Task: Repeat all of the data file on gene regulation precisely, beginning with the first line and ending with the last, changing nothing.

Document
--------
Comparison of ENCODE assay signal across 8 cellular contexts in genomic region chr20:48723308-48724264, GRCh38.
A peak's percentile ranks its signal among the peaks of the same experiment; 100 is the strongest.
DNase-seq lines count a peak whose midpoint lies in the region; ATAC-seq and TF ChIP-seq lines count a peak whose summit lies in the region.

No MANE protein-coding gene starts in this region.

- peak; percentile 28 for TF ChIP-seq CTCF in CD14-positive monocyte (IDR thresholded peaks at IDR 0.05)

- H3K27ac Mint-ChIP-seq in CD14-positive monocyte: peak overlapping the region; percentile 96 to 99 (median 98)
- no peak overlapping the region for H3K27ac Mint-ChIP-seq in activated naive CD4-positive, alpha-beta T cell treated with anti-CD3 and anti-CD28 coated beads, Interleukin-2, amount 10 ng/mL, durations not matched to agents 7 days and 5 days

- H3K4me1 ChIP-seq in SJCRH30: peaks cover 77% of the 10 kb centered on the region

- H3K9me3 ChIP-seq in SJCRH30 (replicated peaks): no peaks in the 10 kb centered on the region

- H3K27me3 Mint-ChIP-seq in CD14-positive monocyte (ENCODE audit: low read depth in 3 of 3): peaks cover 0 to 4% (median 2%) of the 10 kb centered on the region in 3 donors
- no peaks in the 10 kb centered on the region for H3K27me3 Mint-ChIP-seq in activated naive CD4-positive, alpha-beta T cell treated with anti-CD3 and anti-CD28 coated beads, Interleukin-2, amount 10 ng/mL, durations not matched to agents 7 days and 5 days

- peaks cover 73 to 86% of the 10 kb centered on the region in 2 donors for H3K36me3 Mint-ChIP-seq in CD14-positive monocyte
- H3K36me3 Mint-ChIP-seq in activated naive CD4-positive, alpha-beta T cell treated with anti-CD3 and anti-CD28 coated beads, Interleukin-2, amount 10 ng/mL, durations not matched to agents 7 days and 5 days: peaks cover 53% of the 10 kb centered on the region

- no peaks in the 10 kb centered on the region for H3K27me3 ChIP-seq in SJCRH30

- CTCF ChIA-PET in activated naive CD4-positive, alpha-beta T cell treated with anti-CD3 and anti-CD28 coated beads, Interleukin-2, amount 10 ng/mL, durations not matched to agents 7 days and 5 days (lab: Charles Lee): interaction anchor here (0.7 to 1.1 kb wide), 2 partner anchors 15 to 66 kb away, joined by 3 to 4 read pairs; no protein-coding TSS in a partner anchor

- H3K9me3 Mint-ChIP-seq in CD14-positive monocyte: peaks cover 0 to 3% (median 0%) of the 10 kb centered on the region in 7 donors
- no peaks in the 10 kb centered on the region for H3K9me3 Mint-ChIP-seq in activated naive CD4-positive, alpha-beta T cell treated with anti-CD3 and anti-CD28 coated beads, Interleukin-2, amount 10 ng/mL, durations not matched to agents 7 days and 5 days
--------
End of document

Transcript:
Comparison of ENCODE assay signal across 8 cellular contexts in genomic region chr20:48723308-48724264, GRCh38.
A peak's percentile ranks its signal among the peaks of the same experiment; 100 is the strongest.
DNase-seq lines count a peak whose midpoint lies in the region; ATAC-seq and TF ChIP-seq lines count a peak whose summit lies in the region.

No MANE protein-coding gene starts in this region.

- peak; percentile 28 for TF ChIP-seq CTCF in CD14-positive monocyte (IDR thresholded peaks at IDR 0.05)

- H3K27ac Mint-ChIP-seq in CD14-positive monocyte: peak overlapping the region; percentile 96 to 99 (median 98)
- no peak overlapping the region for H3K27ac Mint-ChIP-seq in activated naive CD4-positive, alpha-beta T cell treated with anti-CD3 and anti-CD28 coated beads, Interleukin-2, amount 10 ng/mL, durations not matched to agents 7 days and 5 days

- H3K4me1 ChIP-seq in SJCRH30: peaks cover 77% of the 10 kb centered on the region

- H3K9me3 ChIP-seq in SJCRH30 (replicated peaks): no peaks in the 10 kb centered on the region

- H3K27me3 Mint-ChIP-seq in CD14-positive monocyte (ENCODE audit: low read depth in 3 of 3): peaks cover 0 to 4% (median 2%) of the 10 kb centered on the region in 3 donors
- no peaks in the 10 kb centered on the region for H3K27me3 Mint-ChIP-seq in activated naive CD4-positive, alpha-beta T cell treated with anti-CD3 and anti-CD28 coated beads, Interleukin-2, amount 10 ng/mL, durations not matched to agents 7 days and 5 days

- peaks cover 73 to 86% of the 10 kb centered on the region in 2 donors for H3K36me3 Mint-ChIP-seq in CD14-positive monocyte
- H3K36me3 Mint-ChIP-seq in activated naive CD4-positive, alpha-beta T cell treated with anti-CD3 and anti-CD28 coated beads, Interleukin-2, amount 10 ng/mL, durations not matched to agents 7 days and 5 days: peaks cover 53% of the 10 kb centered on the region

- no peaks in the 10 kb centered on the region for H3K27me3 ChIP-seq in SJCRH30

- CTCF ChIA-PET in activated naive CD4-positive, alpha-beta T cell treated with anti-CD3 and anti-CD28 coated beads, Interleukin-2, amount 10 ng/mL, durations not matched to agents 7 days and 5 days (lab: Charles Lee): interaction anchor here (0.7 to 1.1 kb wide), 2 partner anchors 15 to 66 kb away, joined by 3 to 4 read pairs; no protein-coding TSS in a partner anchor

- H3K9me3 Mint-ChIP-seq in CD14-positive monocyte: peaks cover 0 to 3% (median 0%) of the 10 kb centered on the region in 7 donors
- no peaks in the 10 kb centered on the region for H3K9me3 Mint-ChIP-seq in activated naive CD4-positive, alpha-beta T cell treated with anti-CD3 and anti-CD28 coated beads, Interleukin-2, amount 10 ng/mL, durations not matched to agents 7 days and 5 days